I hemmed and hawed for a week, but when I finally showed pictures of the car to Liv it was a done deal. She loved it, so that made the decision for me.  I sent a check, Mike sent the title and we arranged to pick it up in Newport after the trip to Bonneville.

The car was pretty much as described, although I think it has 161,000 miles (rather than the 61,000 Mike thought) based on pedal wear.  Still, it's a clean (almost too clean for me to be comfortable) car with lots of life left.  He'd had the head rebuilt to run unleaded gas a few years back, the brakes and tires had about 1000 miles on them, as did the clutch, radiator and all the hoses.  The keys fit in the door locks, but the works are all gummed up- he'd never locked it.

 Mike gave us a quick tour of the car’s quirks and I hopped in.  It fired right up and we headed south.  Only 1200 miles to home…

Tuesday, August 18, 2009

The Liebherr Crosley at Bonneville

I emailed Dale Liebherr a couple of weeks ago to let him know that I'd see him at the Salt Flats; five minutes later my phone rang.  "How'd you know we were going?" he wanted to know.  Dale and brother Rob were talking about the idea of building a Bonneville Crosley at the 2007 Minden meet.  Within a year they'd built most of a car, and thanks to the sharp eye (and camera phone) of John McKnight I knew they'd completed it and taken the car to El Mirage this spring- they failed tech inspection, (no tranny blanket) so the car didn't run there.   
I'd wondered why Dale and Rob had kept such a low profile with their car building.  Dale posts on the Crosley Yahoo group and is involved in club stuff, but hadn't mentioned anything about the car.  Turns out that they wanted to avoid letting the Evil Tweety team know that they'd have extra competition this year.   
Evil Tweety is the current J Production class record holder.  The 1971 Honda Z600 has been battling it out with Gerald Davenport's Crosley for salt supremacy for a decade now.  Boasting a very warmed-up motor, a computer-aided induction/timing system and a much 'cleaner' underside than a Crosley, Evil Tweety took the record back, and then broke the century mark a couple of years ago.  The current record is just over 103 MPH.  Team Liebherr didn't want Tweety to know that it was in their sights.
We called Dale from the salt and arranged to meet them at their pit.  Pits were arranged parallel to the Long Track starting at about the two mile mark and going to just about the four mile mark.  The Liebherrs had scored prime real estate at the three mile mark... just about optimum for watching the races.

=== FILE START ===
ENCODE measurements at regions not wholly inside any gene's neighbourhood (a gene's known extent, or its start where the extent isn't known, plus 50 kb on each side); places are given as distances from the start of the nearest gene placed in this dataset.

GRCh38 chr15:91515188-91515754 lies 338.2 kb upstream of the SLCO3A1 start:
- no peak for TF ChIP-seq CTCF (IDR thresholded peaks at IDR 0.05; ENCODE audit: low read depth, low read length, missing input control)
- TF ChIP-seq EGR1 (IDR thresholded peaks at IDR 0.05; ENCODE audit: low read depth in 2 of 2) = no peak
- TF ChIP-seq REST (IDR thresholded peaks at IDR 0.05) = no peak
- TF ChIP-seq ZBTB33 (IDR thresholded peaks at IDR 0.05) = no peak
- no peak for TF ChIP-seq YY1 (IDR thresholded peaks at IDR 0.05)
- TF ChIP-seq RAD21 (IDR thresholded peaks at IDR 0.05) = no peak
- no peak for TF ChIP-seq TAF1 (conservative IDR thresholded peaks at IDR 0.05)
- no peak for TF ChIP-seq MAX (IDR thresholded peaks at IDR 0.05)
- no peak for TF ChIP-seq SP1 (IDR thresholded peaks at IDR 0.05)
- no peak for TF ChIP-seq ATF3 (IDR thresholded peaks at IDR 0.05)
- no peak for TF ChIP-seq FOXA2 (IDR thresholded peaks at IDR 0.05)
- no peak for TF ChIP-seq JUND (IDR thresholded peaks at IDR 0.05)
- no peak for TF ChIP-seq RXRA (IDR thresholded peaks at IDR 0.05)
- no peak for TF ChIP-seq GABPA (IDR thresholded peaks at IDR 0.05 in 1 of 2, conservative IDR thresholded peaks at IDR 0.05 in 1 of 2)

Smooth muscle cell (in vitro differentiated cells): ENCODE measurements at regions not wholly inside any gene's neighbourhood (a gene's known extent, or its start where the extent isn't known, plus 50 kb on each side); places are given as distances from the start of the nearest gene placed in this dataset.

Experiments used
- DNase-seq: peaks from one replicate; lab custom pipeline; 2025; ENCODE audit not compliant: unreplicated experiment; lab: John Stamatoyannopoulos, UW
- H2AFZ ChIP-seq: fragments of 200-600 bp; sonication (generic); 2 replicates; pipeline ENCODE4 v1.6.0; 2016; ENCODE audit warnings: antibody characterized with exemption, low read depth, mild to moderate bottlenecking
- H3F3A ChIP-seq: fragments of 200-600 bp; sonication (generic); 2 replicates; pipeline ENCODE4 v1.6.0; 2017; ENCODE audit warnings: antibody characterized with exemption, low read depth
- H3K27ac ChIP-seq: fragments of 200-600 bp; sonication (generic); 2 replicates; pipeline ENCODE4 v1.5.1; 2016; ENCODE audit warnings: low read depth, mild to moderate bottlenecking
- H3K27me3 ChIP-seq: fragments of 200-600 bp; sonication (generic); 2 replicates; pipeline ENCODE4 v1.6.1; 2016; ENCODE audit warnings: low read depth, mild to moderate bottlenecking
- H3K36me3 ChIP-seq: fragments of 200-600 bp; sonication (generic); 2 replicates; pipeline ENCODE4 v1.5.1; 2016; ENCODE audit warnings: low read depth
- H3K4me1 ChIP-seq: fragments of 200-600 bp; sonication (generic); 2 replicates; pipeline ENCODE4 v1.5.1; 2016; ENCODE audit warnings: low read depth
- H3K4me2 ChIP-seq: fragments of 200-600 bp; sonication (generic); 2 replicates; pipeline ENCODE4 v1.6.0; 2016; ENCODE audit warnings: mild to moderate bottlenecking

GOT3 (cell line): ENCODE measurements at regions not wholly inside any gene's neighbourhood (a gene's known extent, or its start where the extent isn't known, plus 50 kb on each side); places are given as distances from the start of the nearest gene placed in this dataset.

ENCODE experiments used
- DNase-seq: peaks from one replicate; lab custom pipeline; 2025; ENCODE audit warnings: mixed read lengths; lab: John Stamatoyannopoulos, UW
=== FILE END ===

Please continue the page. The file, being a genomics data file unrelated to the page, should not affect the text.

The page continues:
The car is an almost stock-appearing 1947 sedan.  Dale bought the car from Bob Carson twenty years ago and it sat in the desert until after the 2007 meet.   Then they got to work.  Rob handled the bodywork and paint (and drives the car).   Production class rules do not allow modification of the body, and one of Dale and Rob's personal rules was that the car could not be modified in a way that could not be easily converted back to a correct restoration.  I'm fairly sure they are the only team on the salt with that thought in mind.  Even the stock wheelwells are intact- though sporting handmade 15 inch rims and racing rubber.   
Dale handled the engine work, with assistance from knowledgeable sources like Don Baldocchi.  Again, class rules prohibit a larger displacement, but the engine sports all sorts of mods including Hilborn mechanical injection and a crank trigger ignition.  There is plenty more going on inside, but Dale is cagey on most of the details.  The mill connects to a Datsun 4 speed then back to a stock Crosley rear.  The office is clean, and with the addition of a substantial roll cage, even more compact than a regular Crosley.
Bonneville is about a mile above sea level- enough to give any car fits- but the constant atmospheric changes of the site are especially tough on cars that are built to run at utmost efficiency within very specific tolerances.  Temperature and humidity changes wreak havoc on carefully tuned systems, with conditions sometimes changing dramatically in the space of a few minutes.  These conditions are measured in 'actual' altitude... which ranged from about 5000-7000 feet just in the time we were there.  Early morning turned out to be the best time to run, with a recorded altitude of about 5000 feet.   In the end it turned out that Evil Tweety didn't need to be worried- the sedan's best runs were in the mid 80s.  Still, not bad for first-timers to the salt, and they're already looking forward to next year.